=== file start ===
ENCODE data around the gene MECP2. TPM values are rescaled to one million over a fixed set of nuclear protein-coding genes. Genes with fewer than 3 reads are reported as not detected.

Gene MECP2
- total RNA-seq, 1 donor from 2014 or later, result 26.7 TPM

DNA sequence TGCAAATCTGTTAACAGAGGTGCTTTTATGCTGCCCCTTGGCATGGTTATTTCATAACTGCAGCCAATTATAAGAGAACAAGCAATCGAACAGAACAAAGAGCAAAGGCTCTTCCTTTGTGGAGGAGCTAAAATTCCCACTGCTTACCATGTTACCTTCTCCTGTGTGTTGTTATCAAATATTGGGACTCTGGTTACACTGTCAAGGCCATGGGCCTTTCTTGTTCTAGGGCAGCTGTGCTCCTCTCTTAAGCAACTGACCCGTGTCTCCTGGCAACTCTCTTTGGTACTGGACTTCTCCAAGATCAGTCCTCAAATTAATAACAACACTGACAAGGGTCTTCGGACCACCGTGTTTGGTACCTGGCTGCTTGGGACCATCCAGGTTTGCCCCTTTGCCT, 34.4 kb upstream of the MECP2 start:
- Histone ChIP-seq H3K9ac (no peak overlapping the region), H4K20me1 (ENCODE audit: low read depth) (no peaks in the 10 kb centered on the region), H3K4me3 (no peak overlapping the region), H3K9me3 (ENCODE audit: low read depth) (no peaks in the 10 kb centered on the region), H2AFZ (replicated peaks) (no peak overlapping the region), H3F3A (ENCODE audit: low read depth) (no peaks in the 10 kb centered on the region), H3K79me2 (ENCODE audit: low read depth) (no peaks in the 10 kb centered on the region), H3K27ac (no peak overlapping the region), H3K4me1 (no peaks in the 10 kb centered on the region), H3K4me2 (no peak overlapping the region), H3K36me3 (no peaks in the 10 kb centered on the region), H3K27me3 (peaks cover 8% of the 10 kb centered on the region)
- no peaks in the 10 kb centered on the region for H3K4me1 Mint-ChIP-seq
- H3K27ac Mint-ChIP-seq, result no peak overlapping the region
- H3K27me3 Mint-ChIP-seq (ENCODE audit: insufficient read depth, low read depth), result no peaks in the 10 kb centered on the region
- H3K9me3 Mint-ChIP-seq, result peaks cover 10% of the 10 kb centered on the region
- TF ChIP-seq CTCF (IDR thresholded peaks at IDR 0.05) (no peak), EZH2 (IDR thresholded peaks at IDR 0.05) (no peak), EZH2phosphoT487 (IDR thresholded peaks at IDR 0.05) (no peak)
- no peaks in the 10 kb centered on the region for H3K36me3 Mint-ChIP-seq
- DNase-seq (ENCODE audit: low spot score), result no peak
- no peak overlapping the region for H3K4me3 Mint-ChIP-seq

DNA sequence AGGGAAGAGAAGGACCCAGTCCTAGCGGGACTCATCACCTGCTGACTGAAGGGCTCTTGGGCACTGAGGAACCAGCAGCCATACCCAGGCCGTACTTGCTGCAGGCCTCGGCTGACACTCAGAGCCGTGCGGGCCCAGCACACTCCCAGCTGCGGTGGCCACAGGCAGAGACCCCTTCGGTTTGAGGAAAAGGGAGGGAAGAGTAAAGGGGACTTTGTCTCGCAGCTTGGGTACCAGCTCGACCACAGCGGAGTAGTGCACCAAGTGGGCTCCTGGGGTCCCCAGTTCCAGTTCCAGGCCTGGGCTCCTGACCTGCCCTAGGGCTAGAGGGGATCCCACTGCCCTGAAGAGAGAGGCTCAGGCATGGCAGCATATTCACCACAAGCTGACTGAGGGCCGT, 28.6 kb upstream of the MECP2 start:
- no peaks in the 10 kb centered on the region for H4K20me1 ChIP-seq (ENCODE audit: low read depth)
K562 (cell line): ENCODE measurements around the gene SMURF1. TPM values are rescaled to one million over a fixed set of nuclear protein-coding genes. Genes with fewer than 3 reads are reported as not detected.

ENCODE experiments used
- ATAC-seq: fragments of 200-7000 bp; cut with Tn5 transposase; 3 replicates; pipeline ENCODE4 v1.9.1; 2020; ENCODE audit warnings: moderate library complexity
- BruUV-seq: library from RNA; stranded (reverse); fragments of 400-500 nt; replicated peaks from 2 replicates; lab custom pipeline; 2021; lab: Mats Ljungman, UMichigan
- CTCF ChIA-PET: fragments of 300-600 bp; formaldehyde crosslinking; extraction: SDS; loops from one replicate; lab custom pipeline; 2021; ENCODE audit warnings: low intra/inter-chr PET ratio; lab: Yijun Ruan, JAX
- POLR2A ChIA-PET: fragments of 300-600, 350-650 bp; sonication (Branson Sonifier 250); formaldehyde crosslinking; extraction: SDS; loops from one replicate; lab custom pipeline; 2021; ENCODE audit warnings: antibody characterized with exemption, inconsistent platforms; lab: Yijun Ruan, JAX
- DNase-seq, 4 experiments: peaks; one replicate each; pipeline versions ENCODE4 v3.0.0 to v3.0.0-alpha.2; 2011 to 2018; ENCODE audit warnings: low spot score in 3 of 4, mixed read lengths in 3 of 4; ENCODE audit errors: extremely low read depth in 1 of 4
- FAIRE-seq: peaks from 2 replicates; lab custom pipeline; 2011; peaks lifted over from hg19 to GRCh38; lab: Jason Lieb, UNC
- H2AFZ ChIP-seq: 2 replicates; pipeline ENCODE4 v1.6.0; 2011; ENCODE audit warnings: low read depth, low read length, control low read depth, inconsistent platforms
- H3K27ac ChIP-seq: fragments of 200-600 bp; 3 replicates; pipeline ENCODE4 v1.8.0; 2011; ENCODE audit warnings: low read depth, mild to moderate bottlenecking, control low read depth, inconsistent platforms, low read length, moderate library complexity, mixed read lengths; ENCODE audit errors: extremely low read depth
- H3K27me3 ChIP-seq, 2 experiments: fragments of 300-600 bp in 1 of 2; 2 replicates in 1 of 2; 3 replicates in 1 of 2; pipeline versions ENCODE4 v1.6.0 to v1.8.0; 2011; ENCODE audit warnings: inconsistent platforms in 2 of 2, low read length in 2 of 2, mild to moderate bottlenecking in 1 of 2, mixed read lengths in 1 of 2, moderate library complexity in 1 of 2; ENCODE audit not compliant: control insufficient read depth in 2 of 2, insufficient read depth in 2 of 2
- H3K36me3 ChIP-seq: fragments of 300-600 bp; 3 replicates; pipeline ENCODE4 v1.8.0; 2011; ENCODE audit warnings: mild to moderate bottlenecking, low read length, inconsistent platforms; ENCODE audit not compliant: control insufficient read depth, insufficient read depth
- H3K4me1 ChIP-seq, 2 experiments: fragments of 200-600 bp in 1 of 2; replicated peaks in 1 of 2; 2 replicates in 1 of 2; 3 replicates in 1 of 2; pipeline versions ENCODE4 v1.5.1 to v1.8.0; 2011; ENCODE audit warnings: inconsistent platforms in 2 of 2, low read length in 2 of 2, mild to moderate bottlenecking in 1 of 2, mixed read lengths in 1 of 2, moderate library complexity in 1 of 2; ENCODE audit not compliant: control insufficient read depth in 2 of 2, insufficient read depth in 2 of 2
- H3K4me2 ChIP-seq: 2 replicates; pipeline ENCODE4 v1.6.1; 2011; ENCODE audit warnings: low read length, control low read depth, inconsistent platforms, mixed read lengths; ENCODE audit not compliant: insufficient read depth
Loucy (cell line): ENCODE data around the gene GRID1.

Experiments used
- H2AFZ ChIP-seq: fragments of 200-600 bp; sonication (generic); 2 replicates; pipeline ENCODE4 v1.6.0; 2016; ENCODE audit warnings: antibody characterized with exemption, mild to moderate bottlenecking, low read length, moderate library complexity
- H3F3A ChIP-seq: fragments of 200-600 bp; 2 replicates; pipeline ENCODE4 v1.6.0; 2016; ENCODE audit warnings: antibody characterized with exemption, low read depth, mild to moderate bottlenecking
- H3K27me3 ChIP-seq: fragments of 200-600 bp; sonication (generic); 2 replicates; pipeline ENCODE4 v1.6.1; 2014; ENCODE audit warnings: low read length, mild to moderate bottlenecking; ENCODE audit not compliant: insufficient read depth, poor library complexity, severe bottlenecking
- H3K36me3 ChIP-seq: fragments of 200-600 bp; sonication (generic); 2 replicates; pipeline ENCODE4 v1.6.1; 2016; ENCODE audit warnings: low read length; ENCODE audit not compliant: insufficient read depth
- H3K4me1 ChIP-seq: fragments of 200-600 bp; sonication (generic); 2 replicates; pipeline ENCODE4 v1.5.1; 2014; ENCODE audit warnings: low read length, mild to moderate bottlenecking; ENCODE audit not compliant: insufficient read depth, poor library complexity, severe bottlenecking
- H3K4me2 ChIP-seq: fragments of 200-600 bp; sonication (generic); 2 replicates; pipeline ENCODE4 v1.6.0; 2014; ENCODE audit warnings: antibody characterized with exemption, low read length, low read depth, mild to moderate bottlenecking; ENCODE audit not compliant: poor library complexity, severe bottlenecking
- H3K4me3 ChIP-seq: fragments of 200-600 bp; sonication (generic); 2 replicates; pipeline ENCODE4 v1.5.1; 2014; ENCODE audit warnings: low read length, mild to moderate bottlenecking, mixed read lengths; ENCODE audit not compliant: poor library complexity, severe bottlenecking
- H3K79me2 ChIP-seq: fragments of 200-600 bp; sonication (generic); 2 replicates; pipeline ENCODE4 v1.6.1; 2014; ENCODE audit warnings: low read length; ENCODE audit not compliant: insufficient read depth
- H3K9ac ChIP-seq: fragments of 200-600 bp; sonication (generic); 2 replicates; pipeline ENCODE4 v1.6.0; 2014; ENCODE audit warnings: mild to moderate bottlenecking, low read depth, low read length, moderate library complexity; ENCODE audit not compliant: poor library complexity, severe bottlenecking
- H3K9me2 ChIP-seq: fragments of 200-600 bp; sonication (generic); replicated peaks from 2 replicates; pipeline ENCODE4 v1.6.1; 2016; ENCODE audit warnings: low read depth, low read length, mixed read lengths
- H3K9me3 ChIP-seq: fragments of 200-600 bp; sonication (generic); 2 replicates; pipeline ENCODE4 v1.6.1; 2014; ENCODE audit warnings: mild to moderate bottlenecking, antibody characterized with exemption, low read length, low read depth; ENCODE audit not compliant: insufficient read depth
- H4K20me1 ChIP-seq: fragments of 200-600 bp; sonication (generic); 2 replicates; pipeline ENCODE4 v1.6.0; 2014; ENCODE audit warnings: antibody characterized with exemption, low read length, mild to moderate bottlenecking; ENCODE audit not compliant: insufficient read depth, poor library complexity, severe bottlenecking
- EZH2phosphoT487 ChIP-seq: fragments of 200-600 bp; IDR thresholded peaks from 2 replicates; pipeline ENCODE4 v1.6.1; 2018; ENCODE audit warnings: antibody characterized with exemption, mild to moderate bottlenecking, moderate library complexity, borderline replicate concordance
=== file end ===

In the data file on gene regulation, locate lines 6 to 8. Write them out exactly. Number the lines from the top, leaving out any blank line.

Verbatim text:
- no peaks in the 10 kb centered on the region for H3K4me1 Mint-ChIP-seq
- H3K27ac Mint-ChIP-seq, result no peak overlapping the region
- H3K27me3 Mint-ChIP-seq (ENCODE audit: insufficient read depth, low read depth), result no peaks in the 10 kb centered on the region